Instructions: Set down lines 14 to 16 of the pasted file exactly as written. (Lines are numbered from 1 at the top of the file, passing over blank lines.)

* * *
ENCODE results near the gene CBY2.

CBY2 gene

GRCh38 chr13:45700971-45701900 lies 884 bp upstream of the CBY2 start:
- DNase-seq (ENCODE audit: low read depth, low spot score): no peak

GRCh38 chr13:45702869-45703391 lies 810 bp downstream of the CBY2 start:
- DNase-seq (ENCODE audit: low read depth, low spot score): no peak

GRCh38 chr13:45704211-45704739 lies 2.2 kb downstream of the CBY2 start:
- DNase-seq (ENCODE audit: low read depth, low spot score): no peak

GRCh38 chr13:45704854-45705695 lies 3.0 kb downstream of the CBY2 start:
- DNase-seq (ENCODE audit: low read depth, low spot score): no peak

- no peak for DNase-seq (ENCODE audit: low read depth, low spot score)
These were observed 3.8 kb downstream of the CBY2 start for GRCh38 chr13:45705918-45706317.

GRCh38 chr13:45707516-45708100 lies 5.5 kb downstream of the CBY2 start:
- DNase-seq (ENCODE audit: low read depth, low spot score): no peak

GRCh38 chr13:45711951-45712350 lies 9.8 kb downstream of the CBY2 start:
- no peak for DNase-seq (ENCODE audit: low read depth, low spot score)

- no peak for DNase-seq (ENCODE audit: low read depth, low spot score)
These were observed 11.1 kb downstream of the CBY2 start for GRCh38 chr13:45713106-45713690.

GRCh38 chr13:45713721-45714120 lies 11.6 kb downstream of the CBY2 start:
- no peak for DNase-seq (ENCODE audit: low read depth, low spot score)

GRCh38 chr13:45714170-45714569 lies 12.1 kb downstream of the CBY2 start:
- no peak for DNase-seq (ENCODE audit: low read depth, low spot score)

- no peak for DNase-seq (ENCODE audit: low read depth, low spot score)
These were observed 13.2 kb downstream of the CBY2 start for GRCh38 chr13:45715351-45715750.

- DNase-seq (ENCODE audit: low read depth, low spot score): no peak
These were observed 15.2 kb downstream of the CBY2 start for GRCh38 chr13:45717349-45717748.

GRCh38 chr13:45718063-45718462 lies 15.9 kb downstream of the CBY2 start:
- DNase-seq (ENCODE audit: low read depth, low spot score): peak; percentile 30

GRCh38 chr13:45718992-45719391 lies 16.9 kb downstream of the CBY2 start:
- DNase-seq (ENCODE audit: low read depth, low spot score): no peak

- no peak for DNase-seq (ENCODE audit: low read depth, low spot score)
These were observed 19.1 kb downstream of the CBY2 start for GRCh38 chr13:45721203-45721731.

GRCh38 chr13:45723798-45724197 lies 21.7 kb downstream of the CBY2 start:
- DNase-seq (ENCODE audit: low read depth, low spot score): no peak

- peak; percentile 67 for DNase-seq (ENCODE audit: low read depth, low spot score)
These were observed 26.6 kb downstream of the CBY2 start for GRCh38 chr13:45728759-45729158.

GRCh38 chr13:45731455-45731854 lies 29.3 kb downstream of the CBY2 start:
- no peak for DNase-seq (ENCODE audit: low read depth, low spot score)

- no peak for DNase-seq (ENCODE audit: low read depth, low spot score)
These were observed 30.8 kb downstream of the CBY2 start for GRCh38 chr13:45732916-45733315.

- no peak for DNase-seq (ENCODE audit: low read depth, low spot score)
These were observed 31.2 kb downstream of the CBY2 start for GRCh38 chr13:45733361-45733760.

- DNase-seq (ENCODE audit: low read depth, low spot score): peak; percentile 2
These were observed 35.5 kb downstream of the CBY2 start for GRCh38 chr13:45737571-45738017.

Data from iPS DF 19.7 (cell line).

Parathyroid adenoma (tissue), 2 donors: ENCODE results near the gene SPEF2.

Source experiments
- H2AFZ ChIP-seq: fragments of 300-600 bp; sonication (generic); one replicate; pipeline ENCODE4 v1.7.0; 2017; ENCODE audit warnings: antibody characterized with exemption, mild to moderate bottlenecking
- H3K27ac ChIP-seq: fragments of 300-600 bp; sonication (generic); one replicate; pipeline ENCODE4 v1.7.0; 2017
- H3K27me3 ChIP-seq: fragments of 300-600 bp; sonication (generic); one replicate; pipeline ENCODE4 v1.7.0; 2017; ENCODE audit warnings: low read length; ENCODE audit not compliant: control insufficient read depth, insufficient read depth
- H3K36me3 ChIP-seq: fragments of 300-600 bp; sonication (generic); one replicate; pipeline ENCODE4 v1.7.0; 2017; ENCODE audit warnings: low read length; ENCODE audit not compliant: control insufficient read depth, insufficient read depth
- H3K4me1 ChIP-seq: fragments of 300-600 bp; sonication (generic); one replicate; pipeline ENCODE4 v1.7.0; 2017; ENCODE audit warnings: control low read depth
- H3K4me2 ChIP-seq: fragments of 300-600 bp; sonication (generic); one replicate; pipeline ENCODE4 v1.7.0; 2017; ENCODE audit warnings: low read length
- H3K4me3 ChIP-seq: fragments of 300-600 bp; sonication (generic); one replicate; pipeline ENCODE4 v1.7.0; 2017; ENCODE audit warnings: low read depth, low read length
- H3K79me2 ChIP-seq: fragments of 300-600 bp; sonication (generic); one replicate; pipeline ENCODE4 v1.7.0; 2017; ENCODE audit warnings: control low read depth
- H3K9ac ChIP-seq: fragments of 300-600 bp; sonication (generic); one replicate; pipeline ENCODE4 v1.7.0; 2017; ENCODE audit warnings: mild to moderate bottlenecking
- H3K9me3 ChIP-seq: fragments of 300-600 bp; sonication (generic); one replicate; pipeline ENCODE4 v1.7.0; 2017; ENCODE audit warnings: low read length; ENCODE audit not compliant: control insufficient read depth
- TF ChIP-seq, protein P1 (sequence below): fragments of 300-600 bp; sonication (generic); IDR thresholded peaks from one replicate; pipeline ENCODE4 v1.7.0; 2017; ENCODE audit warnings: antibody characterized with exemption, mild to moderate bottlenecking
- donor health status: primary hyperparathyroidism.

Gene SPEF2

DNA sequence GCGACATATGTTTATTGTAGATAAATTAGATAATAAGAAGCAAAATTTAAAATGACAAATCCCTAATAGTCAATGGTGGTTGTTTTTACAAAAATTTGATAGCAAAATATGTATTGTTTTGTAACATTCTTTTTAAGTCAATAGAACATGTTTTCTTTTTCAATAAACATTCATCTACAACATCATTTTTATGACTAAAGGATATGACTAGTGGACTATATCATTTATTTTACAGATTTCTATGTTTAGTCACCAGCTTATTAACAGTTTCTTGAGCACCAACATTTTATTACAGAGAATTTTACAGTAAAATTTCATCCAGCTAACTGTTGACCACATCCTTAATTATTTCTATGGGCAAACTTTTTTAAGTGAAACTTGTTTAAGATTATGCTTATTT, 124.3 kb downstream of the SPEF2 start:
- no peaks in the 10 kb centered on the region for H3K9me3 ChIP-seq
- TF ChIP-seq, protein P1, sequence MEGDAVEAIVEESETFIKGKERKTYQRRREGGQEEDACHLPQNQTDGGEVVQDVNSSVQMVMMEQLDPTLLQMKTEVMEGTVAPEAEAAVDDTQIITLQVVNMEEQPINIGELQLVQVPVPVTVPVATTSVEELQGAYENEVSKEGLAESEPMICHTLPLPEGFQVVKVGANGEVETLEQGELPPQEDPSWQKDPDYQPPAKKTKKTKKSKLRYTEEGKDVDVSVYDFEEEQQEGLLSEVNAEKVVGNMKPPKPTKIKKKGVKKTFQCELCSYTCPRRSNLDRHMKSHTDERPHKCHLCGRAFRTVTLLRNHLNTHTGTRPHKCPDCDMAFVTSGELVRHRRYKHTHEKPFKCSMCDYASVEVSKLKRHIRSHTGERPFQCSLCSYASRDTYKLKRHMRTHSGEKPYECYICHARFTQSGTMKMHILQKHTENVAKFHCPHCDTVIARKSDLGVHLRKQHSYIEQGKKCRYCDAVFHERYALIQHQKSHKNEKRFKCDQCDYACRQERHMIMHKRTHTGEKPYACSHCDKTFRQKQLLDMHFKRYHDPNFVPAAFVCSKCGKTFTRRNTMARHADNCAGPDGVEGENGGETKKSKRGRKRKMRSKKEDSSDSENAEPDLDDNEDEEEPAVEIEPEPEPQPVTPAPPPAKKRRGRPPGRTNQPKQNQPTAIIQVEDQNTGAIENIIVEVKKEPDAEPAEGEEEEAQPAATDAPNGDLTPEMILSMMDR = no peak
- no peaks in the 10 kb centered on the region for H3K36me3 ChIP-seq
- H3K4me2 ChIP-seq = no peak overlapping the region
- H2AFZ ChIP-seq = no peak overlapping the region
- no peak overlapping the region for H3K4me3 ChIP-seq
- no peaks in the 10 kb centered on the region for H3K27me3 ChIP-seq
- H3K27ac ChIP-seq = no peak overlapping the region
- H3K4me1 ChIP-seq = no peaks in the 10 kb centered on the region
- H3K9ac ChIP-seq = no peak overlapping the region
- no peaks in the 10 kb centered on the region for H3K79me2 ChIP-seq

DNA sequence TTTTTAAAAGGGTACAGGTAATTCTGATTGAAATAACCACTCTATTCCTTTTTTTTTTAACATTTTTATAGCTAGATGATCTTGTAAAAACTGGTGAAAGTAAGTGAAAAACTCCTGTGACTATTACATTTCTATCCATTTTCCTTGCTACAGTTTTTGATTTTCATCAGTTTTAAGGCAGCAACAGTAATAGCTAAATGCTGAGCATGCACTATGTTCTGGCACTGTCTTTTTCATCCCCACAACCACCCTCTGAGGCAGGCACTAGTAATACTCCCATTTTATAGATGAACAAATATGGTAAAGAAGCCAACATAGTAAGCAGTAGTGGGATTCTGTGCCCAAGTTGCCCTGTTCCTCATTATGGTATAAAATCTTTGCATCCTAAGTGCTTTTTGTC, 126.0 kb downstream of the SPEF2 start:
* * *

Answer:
- DNase-seq (ENCODE audit: low read depth, low spot score): no peak

GRCh38 chr13:45711951-45712350 lies 9.8 kb downstream of the CBY2 start:
- no peak for DNase-seq (ENCODE audit: low read depth, low spot score)